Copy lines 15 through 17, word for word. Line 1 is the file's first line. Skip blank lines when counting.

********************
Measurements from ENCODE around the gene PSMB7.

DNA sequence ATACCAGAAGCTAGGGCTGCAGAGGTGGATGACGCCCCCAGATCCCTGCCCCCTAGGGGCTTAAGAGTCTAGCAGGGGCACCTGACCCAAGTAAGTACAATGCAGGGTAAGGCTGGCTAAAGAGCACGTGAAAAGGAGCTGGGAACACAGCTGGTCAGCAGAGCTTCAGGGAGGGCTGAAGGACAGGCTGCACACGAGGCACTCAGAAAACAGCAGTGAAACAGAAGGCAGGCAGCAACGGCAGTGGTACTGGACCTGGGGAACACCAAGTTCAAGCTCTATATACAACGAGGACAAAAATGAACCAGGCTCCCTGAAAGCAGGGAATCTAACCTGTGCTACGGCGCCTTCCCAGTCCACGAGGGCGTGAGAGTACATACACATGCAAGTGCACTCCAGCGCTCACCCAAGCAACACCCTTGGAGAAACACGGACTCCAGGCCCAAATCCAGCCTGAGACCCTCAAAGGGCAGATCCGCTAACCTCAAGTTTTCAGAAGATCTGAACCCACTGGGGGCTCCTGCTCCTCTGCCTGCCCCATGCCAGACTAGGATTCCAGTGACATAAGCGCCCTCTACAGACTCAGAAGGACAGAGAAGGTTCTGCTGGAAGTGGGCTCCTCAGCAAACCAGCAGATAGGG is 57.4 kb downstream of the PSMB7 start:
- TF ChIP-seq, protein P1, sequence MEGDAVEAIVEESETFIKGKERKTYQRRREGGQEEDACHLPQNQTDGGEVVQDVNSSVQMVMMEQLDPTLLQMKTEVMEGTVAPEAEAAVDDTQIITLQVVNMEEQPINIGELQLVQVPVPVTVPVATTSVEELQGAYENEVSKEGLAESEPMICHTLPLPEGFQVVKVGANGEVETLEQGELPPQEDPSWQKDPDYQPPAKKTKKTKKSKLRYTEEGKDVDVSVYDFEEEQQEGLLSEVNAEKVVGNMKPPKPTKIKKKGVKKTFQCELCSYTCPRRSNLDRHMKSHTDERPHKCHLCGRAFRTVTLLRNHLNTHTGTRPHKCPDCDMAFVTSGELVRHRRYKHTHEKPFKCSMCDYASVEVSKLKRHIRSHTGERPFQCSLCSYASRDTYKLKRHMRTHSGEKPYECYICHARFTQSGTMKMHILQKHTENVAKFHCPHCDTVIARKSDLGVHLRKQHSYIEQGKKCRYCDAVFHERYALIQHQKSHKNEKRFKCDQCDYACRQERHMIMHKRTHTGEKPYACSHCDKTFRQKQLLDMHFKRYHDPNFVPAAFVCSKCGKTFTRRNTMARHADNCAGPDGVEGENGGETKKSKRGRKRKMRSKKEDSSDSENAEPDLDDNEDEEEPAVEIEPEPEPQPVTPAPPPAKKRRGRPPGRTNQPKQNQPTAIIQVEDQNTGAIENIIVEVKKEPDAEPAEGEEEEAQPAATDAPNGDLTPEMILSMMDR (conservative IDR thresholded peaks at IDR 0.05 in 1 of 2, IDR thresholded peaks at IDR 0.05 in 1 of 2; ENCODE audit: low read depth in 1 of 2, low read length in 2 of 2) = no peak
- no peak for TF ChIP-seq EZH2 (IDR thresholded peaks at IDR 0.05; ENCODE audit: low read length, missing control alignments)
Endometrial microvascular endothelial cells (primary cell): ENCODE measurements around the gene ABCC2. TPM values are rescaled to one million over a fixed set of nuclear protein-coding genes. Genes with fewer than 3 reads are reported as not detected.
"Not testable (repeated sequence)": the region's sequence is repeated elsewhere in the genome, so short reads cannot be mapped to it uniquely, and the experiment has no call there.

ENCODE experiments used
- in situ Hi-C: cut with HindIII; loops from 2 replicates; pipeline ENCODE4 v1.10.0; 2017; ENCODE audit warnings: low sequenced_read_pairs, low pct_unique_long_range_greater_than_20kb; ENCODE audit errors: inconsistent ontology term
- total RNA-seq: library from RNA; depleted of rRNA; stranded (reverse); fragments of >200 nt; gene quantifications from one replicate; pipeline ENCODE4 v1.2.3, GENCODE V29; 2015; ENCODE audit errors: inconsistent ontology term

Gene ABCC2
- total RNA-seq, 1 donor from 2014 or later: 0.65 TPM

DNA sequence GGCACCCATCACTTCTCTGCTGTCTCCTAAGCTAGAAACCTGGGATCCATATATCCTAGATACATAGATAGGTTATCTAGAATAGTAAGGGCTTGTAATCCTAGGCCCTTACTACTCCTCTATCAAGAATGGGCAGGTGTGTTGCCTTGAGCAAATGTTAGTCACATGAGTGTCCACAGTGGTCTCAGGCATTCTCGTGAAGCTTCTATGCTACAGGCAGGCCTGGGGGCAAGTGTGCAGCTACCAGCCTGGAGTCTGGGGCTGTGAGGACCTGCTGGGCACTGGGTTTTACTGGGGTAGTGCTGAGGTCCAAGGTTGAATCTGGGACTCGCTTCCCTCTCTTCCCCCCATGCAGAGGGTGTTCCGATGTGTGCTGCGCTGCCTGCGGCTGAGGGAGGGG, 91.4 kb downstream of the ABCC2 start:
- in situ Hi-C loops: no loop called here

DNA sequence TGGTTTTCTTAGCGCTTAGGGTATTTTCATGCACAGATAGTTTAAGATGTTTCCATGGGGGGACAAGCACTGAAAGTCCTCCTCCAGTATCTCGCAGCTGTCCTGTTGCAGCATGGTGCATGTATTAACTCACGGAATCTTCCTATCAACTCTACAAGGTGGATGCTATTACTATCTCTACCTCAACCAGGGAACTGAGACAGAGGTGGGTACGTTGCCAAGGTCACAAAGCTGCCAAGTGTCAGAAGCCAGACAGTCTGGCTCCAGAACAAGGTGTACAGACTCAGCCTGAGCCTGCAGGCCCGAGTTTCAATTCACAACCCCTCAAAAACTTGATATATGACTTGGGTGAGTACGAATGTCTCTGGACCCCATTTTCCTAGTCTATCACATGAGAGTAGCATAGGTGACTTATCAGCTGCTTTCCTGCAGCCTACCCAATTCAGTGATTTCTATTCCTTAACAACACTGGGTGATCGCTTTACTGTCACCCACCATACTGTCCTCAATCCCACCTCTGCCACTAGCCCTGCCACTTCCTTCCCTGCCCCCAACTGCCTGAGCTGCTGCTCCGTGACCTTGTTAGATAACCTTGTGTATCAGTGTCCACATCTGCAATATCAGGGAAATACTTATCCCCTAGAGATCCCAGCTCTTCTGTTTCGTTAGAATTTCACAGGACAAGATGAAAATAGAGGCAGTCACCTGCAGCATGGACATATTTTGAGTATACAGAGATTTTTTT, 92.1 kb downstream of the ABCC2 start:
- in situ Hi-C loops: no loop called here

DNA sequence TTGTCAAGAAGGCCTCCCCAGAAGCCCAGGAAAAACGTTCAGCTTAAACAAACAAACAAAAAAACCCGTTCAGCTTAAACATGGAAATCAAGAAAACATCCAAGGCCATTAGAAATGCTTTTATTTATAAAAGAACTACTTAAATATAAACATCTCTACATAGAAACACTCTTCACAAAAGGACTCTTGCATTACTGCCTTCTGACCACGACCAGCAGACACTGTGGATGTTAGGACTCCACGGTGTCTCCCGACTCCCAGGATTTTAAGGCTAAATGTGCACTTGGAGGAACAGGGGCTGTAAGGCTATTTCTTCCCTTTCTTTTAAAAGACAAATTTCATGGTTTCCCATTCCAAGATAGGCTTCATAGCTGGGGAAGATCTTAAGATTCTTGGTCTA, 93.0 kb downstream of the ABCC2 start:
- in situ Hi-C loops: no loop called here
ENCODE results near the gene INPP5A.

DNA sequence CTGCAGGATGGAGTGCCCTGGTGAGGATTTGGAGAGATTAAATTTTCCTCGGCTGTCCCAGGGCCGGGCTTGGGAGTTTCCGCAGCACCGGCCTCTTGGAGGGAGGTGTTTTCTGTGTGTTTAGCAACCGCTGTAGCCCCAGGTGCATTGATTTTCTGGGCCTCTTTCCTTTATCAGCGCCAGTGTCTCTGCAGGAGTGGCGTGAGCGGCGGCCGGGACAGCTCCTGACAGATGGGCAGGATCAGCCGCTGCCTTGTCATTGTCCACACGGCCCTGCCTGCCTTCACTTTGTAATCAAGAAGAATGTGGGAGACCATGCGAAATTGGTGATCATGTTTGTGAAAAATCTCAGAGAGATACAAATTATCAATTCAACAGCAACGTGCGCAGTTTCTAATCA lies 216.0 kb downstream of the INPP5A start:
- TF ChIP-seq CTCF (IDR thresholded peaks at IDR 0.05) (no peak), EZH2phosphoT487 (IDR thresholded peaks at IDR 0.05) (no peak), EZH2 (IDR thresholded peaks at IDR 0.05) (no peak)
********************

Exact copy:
- in situ Hi-C loops: no loop called here

DNA sequence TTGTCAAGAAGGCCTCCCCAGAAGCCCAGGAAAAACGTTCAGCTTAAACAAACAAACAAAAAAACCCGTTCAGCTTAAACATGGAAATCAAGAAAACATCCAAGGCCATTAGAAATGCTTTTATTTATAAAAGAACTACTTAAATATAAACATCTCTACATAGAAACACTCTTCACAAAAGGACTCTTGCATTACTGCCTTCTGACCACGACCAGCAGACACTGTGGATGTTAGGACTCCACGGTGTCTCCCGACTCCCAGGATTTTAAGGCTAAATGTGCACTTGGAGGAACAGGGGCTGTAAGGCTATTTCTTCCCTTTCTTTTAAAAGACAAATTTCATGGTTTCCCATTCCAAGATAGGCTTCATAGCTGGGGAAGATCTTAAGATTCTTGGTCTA, 93.0 kb downstream of the ABCC2 start:
- in situ Hi-C loops: no loop called here